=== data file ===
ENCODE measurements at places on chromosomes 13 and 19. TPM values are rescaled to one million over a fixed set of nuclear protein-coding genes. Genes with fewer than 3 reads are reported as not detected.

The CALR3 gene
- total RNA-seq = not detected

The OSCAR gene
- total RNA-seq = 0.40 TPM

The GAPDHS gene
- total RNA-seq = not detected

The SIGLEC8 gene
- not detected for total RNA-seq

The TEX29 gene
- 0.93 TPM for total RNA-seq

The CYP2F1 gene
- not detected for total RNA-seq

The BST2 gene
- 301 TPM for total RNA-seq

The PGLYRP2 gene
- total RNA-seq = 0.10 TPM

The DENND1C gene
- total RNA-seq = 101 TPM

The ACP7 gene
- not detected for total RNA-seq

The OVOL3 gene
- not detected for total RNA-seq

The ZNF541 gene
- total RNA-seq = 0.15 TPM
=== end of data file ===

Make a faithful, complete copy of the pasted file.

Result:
ENCODE measurements at places on chromosomes 13 and 19. TPM values are rescaled to one million over a fixed set of nuclear protein-coding genes. Genes with fewer than 3 reads are reported as not detected.

The CALR3 gene
- total RNA-seq = not detected

The OSCAR gene
- total RNA-seq = 0.40 TPM

The GAPDHS gene
- total RNA-seq = not detected

The SIGLEC8 gene
- not detected for total RNA-seq

The TEX29 gene
- 0.93 TPM for total RNA-seq

The CYP2F1 gene
- not detected for total RNA-seq

The BST2 gene
- 301 TPM for total RNA-seq

The PGLYRP2 gene
- total RNA-seq = 0.10 TPM

The DENND1C gene
- total RNA-seq = 101 TPM

The ACP7 gene
- not detected for total RNA-seq

The OVOL3 gene
- not detected for total RNA-seq

The ZNF541 gene
- total RNA-seq = 0.15 TPM